The Luxury In Ambiguity: The Multi-Hyphenated American

06/14/2017 11:06 am ET Updated Jun 15, 2017
David McEachan, 2009.

I first heard the expression, “bread and circuses” in 11th grade European History during a unit about Ancient Rome. A political idea in American discourse predicated in the notion that masses can be controlled if given bare means to sustain. If they are fed and entertained it suffices as distraction while governments rule as they deem fit.

We found it laughable, foreign. Democracy was designed to prevent diplomacy from being opaque. But a malignancy began growing when our new president took the oath of office. And as his administration ― an unknown quantity ― touted white-nationalist and anti-immigrant agendas, this seemingly fictitious idea crystallized into reality.

Being anything but plain vanilla in America right now is frightening. On the spectrum of too little and too much of anything we pivot left, airing on the side of caution. And while we celebrate our histories an insecurity secretly plagues the minds of second-generation Americans of color and the cultural “misfits.”

Beyond optics, identity is the cumulative sum of our biology and experiences. And while some tenets of identity are fluid, other tenets are engrained. Last weekend 30+ anti-Muslim [semantic match being anti-Shariah] protests were organized around the country, contradicting the efficacy of reason. These marches triggered an urgency to share this narrative. A narrative on what it means to be multi-hyphenated in Trump’s America.

Last year, several Muslim women I know quit wearing hijab. Shifts in identity prompt curiosity but I never felt appropriate asking “why.” I assumed it was a derivative of fear. One woman — we’ll call her “N” — was a unique case. For measure, she carried the weight of being a first-generation daughter of Pakistani parents, a practicing Muslim, an educator of students with disabilities, and the wife in a bi-racial marriage. Her husband, a first-generation Sudanese American. A black Muslim. N opted for Saudi Arabia to teach English to students who are Deaf and Hard of Hearing after undergrad, and returned to the States to pursue a Master’s to hone her craft. So I wondered why she stripped herself of an identification she held sacrosanct.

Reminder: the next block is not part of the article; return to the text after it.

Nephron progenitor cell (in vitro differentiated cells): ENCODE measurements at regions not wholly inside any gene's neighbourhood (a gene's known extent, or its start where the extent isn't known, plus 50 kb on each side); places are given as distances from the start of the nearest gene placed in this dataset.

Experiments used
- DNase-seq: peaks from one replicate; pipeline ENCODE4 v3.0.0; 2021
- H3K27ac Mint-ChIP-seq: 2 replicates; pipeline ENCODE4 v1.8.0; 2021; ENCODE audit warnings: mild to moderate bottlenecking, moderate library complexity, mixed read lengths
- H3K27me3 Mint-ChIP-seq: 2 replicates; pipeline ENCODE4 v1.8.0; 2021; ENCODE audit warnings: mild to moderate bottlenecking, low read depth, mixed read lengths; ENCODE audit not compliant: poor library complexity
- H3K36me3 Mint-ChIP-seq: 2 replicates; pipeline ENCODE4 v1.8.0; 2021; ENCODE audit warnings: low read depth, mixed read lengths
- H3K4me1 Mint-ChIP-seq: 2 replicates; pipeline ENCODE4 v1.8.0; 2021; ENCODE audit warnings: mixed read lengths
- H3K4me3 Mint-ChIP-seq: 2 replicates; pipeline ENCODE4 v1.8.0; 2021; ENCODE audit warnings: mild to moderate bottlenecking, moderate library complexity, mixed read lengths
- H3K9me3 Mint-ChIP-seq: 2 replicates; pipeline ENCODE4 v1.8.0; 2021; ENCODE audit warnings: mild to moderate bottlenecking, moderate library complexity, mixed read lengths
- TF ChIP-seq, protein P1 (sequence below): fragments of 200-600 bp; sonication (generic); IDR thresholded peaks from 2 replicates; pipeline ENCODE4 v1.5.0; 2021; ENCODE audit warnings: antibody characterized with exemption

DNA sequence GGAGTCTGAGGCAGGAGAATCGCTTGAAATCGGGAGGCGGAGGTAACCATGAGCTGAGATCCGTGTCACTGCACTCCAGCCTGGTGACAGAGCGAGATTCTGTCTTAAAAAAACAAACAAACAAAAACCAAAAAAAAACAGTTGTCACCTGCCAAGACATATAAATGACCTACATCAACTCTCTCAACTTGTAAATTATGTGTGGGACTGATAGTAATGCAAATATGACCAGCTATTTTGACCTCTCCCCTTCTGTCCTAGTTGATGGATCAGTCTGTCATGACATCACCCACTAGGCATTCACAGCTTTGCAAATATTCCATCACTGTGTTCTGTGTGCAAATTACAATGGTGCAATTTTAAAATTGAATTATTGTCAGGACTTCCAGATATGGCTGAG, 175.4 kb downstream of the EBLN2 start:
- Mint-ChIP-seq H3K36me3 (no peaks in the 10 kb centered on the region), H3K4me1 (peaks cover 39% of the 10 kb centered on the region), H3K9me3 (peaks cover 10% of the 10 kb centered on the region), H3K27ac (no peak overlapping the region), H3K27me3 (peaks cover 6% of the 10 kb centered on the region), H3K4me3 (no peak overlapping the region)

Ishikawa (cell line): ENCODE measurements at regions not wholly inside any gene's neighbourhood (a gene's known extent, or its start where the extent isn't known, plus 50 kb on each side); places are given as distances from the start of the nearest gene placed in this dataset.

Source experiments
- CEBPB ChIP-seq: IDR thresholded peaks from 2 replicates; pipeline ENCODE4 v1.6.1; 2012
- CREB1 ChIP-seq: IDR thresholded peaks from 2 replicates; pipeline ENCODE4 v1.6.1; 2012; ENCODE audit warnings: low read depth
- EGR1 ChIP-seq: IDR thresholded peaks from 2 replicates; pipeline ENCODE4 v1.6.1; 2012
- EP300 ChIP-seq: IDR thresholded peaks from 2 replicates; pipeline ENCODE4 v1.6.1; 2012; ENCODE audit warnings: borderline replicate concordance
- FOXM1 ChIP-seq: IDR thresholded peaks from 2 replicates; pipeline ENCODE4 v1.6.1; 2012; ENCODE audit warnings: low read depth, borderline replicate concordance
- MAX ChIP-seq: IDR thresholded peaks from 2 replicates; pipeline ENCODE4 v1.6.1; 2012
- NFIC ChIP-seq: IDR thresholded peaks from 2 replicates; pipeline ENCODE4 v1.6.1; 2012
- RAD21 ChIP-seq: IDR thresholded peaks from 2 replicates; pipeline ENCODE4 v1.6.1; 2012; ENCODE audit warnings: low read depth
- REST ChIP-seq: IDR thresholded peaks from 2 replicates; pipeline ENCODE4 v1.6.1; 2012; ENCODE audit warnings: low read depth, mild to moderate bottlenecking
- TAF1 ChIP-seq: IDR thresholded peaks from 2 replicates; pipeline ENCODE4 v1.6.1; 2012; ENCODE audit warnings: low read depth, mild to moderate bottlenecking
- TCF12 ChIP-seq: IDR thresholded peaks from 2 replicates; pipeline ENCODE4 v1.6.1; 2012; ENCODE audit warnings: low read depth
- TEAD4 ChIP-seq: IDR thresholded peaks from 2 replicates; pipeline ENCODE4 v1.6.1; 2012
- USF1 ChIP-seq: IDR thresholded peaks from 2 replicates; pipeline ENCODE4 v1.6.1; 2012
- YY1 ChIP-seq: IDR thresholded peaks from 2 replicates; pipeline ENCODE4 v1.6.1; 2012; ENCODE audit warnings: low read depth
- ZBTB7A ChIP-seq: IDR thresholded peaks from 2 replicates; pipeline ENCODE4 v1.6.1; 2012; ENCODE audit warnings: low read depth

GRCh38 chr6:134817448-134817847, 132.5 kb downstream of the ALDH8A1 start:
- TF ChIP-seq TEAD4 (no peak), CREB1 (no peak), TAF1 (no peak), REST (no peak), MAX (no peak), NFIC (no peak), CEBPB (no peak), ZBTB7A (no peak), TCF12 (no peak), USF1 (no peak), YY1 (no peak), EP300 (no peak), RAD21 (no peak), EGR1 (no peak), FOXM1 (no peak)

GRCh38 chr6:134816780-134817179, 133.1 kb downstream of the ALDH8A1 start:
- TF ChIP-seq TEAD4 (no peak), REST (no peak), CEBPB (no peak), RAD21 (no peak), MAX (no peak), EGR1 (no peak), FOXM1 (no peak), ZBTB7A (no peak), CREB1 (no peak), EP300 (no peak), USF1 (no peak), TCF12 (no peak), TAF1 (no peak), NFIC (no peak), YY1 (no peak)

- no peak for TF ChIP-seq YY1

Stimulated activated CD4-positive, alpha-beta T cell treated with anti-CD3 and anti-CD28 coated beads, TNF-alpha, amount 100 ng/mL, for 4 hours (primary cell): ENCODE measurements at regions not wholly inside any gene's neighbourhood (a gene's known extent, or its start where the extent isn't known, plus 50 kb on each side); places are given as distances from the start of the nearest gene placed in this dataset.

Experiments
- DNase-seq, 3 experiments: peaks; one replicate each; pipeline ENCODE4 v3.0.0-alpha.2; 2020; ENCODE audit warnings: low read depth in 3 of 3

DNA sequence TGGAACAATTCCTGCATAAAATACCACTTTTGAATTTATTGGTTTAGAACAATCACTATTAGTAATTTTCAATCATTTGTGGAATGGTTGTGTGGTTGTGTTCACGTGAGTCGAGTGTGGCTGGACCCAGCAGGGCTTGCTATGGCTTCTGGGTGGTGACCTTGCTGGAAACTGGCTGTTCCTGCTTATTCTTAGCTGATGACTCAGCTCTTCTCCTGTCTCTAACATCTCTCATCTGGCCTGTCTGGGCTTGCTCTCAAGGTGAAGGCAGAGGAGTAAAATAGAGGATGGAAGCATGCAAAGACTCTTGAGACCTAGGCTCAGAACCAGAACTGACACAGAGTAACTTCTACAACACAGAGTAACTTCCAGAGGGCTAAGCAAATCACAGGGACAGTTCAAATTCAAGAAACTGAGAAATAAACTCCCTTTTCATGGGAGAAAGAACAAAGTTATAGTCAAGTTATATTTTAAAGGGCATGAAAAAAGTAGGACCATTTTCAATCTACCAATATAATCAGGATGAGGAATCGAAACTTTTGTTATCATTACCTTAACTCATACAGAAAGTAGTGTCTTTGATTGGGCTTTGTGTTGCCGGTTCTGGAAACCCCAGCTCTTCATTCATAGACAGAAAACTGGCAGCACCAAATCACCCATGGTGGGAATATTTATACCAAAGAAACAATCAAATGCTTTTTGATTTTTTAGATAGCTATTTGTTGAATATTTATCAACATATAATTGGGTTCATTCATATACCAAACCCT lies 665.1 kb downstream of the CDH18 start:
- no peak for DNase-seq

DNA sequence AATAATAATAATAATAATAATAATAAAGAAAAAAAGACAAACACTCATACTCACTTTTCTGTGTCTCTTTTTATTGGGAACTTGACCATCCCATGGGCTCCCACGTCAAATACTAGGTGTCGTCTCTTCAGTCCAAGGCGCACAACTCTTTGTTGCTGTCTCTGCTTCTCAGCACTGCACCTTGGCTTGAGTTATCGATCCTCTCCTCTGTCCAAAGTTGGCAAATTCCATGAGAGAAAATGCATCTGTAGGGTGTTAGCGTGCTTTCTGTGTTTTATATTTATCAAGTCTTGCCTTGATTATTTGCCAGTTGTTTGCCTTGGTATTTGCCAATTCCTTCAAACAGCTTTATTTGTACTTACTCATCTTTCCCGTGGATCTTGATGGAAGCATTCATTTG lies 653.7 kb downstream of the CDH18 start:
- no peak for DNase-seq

In broad strokes, N’s decision was due to severe discrimination she faced in her workplace, a school. The parents of her students made accusations ranging from preaching religion in the classroom to jeopardizing the safety of their children. They conspired against her on the basis of her being Muslim, the only indicator of which was her benign headscarf. The incidents became intolerable and ultimately led her to leave school one afternoon and not return. “I should have left long before I did” she recalled.

“Making the decision to wear hijab can oftentimes feel like coming out of the closet. And then negative experiences have a way of forcing you back into it.”

She went on, “The hijab, for me, was an expression identity. A way of being true to myself. But eventually I felt I was walking around with a target on my head.”

Now, she explained, admitting she’s Muslim to strangers evokes angst. “My current boss wanted to see the speech from my master’s graduation ceremony and I never showed her. At first I didn’t know why, but I realized later that I didn’t want her to know I wore hijab. I didn’t want it to change her perception of me.”

We don’t talk enough about shouldering anxiety. Succumbing to the convoluted characterizations of minority Americans spewed for the last 18 months, has a deeply demoralizing impact on the human psyche. It has pushed people to hyper-police themselves, fearful of being too overtly anything and complacent in being ambiguous. N explained she had never resented wearing hijab. Having to take it off due to anxiety was “not liberating at all.”